The stack grows toward low memory, in other words, when something is pushed onto the stack, the stack pointer is decremented. When it’s popped, the stack pointer is incremented. The stack is used to pass parameters to subroutines. The parameters are pushed onto the stack, then the routine is called. The routine then executes the link instruction. This instruction pushes the contents of register A6 on the stack, copies the register A7 (the stack pointer) into register A6, then decrements the stack pointer by the cumulative size of the routine’s local variables. This makes A6 the frame pointer. Each routine called has a frame of state information preserved on the stack. This is what enables debuggers to retrace the stack (called a “stack crawl”) to find the list of current routines. So, when you see your code accessing data via a positive offset from A6, the code’s accessing its parameters. A negative offset is used for its local variables.

Parameters are passed in different orders depending on the language being used. C passes the parameters from right to left. The rightmost parameters in the C call are pushed on the stack first. This enables a routine to use the information in the parameters topmost on the stack to determine the number of parameters that should follow. The C stdlib library routines printf() and scanf() use this technique. But, to keep life interesting, Pascal passes parameters in the opposite order. The leftmost parameters are pushed on the stack first. In addition, the return value for a Pascal routine is passed on the stack. The calling routine clears a location for the callees return value before pushing its parameters. A return value for a C routine is passed in register D0. By seeing this, you can tell from the assembler code what language a routine was written in. The Mac Toolbox was written in Pascal, so, all Toolbox traps have their data passed from left to right. Also, it’s possible in both Think C and MPW C to declare a C routine type modifier of “pascal”. This then makes it expect it’s parameters in Pascal order on the stack.

The instructions

The most common instructions you’ll see in assembler code are move instructions that copy data from one place to another, it often seems that most of what any program does is move data around. Three move instructions follow:

;1
            
 move.b #4, d4
 move.w (a4), d2
 move.l #16(a3, d2.w), -(a7)

Notice the the name of the instruction is on the left and its two operands are on the right. The first operand is the source of the data to move, the second is the destination. The first moves the immediate data “4” into the lowest byte of data register four (d4). Immediate data is coded into the instruction, I’ll talk more about that in the addressing mode section. We know that this is a byte move from the “.b” that follows the instruction name. Instructions can come in three sizes, “b” for byte, “s” or “w” for short integer or word (two bytes), and “l” for long integer (four bytes). In the case of byte and word operations, the lower byte or word is always used. The second instruction copies the data pointed to by address register four to data register two. The last instruction also uses an address register as a pointer, but does some address arithmetic before using it. It adds the 16 and the value in D2 to the value of A3 to get the address to copy the data from. Then, it decrements 4 from A7, and puts the data into the memory location now pointed to by A7. This latter part of the move is a stack push. It’ll decrement 4 from A7 since the size of the move is “long”, or four bytes.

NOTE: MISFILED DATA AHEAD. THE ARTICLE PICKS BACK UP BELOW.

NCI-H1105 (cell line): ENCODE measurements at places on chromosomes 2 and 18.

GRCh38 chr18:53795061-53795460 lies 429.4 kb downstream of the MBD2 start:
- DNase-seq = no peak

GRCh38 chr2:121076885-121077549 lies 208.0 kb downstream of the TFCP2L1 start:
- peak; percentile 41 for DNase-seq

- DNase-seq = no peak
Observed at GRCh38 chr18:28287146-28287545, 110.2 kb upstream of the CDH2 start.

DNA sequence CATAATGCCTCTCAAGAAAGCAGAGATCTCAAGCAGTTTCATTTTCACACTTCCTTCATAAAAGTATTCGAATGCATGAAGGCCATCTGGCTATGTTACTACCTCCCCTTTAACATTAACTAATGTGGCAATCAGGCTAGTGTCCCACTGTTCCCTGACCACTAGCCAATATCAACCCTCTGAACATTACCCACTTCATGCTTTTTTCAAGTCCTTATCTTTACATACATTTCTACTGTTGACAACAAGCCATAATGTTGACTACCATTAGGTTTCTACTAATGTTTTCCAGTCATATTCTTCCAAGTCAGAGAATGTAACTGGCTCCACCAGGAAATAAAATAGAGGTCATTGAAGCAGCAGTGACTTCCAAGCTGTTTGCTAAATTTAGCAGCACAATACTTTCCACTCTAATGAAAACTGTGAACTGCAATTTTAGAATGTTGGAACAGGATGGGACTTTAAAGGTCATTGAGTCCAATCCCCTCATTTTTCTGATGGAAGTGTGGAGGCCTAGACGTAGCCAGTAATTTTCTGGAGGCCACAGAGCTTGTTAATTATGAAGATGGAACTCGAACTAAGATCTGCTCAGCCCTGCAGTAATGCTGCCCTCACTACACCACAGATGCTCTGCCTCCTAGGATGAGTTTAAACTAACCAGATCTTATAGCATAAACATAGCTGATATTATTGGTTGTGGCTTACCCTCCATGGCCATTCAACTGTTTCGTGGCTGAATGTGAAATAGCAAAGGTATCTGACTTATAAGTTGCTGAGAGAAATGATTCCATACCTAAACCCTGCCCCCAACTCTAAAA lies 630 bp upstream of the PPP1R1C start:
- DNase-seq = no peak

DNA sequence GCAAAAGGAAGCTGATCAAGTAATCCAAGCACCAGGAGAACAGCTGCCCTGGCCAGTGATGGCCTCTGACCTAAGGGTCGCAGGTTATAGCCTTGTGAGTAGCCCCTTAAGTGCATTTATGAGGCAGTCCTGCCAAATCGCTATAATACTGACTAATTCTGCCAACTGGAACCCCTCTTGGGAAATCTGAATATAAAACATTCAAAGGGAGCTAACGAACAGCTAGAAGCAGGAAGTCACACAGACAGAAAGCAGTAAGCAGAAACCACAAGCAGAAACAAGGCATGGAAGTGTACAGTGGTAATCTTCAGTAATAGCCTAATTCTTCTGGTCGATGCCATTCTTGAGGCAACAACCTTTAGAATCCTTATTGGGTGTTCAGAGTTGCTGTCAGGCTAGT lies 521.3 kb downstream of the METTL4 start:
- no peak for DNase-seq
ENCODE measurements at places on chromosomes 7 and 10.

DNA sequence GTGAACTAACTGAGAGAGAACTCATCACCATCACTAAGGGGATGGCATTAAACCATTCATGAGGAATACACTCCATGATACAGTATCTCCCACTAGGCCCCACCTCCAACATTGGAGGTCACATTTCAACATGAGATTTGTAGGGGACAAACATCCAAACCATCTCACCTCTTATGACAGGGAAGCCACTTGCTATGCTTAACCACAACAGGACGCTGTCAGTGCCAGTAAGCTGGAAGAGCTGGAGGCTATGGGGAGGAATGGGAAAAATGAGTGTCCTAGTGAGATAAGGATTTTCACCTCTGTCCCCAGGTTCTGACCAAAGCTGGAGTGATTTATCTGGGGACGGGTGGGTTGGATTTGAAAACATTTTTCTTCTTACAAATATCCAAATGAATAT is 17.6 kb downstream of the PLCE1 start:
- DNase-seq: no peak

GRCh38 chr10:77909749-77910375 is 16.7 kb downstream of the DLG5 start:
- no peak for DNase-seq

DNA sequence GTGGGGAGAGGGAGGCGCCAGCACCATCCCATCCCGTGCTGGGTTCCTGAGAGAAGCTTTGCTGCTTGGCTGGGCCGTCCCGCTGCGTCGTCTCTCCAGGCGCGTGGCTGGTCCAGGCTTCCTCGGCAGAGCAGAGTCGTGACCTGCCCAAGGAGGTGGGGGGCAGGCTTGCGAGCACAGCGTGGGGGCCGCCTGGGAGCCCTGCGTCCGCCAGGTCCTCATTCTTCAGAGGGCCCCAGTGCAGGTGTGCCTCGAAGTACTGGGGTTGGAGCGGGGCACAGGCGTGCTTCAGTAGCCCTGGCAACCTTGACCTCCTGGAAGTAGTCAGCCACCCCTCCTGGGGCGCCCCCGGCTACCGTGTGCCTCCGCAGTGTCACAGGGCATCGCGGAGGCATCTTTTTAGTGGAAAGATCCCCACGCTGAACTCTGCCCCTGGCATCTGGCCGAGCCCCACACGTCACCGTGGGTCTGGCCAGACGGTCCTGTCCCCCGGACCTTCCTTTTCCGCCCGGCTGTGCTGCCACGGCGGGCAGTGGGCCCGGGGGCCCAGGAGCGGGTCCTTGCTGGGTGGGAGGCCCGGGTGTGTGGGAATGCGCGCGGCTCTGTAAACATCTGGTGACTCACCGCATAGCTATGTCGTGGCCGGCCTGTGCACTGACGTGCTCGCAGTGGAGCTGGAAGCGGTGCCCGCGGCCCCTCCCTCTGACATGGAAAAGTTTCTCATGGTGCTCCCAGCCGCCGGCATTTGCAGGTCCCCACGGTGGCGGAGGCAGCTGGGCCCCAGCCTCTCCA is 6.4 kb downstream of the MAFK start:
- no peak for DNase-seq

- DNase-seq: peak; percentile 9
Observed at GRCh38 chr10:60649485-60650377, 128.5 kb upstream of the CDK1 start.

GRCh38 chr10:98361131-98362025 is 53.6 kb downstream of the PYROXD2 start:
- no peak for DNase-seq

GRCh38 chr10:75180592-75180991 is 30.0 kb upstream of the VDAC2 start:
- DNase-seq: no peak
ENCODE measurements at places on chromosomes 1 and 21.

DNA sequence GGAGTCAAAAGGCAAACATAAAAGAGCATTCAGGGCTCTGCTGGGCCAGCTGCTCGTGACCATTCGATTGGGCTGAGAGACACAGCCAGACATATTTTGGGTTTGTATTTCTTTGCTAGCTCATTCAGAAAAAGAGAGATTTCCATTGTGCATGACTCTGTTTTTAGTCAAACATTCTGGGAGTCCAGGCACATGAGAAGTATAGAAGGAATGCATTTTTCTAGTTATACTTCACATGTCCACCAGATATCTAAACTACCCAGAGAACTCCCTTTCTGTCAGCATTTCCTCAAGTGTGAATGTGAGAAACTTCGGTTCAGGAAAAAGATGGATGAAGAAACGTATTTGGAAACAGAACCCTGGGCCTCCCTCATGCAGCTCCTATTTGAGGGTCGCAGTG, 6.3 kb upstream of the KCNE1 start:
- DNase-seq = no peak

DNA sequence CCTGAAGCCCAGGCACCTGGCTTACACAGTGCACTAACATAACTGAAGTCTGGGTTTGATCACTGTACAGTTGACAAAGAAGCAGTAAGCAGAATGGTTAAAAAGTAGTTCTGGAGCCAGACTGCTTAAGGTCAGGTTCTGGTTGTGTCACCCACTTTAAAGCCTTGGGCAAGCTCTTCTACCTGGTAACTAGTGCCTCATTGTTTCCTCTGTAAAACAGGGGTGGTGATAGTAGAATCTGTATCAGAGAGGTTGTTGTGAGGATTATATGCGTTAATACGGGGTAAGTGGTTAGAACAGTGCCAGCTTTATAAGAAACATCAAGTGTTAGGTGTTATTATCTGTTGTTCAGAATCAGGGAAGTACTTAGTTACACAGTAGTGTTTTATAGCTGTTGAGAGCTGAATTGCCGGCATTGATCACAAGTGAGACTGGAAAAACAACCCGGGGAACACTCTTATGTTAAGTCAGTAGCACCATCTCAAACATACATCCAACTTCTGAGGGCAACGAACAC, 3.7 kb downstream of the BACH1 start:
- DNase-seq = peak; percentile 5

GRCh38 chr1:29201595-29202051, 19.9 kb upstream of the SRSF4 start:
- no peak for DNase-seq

Although move instructions are the most common, following closely in use are the ALU instructions, so named for the part of the CPU which processes them: the Arithmetic-Logic Unit. These instructions add, subtract, multiply, divide, shift, rotate, and, or, xor, and negate data. There isn’t just one instruction for each, instead, there may be several instructions for each operation. For example, the add operation is done by the ADD, ADDA, ADDI, ADDQ, and ADDX. The different instruction codes for the same operation are for handling different addressing modes or registers. ADD works just with data registers, ADDA works with address registers. ADDI and ADDQ work with immediate data, ADDQ uses a short form of immediate data that can range from one to eight. ADDX allows adding the source to the destination register, but also adds the extend bit. This last is used for multiple-word arithmetic operations. This sort of naming is common throughout the ALU instructions.